The term One-Cancels-the-Other refers to instructions sent to a broker that consist of two active orders; if either is executed, the second is automatically inactivated. One-Cancels-the-Other orders are oftentimes used by traders to mitigate risk in a volatile market.
One-Cancels-the-Other (OCO) orders are one of several types of contingent orders, which consist of two or more sets of instructions. When an OCO order is place, both orders are active. If one of the orders executes, then the remaining order is automatically canceled, or inactivated.
Typically, investors will use OCO orders to mitigate risk in a fast moving, or volatile, stock market. When placed, the Time-in-Force duration must be exactly the same. The most common pairing of OCO orders is a stop-loss order to sell a stock, and a limit order to sell the same securities. By creating this band around the selling price of a stock, the investor is able to sell shares to lock in a big profit or prevent a large loss.
An investor owns 500 shares of Company XYZ, which is currently selling at $20.00 per share. Recent economic news has increased the volatility of the stock market, including the price per share for Company XYZ. In order to mitigate this risk, the investor places an OCO order, which consists of a limit order to sell the 500 shares of Company XYZ at $24.00, and a stop-loss order to sell the same shares at $16.00. The investor also combines the order with Time-in-Force instructions that specify the OCO is Good-Til-Canceled.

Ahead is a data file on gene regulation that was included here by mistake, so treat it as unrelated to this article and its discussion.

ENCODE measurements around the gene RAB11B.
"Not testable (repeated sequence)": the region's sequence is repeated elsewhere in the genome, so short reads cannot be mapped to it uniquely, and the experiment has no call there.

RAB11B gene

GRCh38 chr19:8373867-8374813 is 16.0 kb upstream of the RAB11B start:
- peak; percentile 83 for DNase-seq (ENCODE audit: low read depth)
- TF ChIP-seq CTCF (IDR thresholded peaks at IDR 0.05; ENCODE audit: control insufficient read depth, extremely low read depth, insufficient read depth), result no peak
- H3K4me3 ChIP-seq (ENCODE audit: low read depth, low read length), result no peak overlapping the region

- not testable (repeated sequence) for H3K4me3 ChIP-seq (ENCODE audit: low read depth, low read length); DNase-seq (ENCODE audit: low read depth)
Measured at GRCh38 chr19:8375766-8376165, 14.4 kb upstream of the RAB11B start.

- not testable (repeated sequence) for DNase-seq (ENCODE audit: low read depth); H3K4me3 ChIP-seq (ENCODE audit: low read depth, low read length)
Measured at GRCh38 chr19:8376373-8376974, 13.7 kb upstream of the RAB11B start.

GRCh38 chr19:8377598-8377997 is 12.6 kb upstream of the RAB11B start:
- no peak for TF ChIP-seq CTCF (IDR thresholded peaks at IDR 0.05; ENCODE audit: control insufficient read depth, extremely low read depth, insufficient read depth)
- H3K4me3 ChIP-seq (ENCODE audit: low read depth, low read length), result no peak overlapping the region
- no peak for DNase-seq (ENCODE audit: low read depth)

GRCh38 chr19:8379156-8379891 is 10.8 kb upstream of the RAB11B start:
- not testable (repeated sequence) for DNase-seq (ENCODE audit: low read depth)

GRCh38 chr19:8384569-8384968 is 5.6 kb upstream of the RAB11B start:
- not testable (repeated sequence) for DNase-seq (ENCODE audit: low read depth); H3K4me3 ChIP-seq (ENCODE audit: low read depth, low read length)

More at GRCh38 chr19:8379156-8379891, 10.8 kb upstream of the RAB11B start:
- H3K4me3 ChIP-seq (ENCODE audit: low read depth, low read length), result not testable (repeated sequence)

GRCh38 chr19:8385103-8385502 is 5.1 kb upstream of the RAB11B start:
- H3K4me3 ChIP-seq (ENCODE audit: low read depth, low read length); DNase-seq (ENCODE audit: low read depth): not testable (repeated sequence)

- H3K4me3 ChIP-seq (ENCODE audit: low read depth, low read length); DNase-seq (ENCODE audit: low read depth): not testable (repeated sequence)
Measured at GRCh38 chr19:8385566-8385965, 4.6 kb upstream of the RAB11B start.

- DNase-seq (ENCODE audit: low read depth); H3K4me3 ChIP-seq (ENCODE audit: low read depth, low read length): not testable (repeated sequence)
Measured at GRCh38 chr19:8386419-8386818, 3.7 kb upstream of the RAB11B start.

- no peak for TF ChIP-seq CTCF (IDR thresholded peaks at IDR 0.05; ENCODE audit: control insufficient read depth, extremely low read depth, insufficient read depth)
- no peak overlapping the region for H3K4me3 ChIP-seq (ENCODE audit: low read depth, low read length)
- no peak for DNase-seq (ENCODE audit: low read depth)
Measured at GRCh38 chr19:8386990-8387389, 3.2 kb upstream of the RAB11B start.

All-or-None, Fill-or-Kill, Good-Til-Canceled, Immediate-or-Cancel, National Best Offer, National Best Bid, market order, limit order, day order, One-Triggers-the-Other, One-Cancels-All, Good-Til-Date, At-the-Opening, Market-on Open, Market-on-Close, At-the-Close, Market-if-Touched, Trailing If-Touched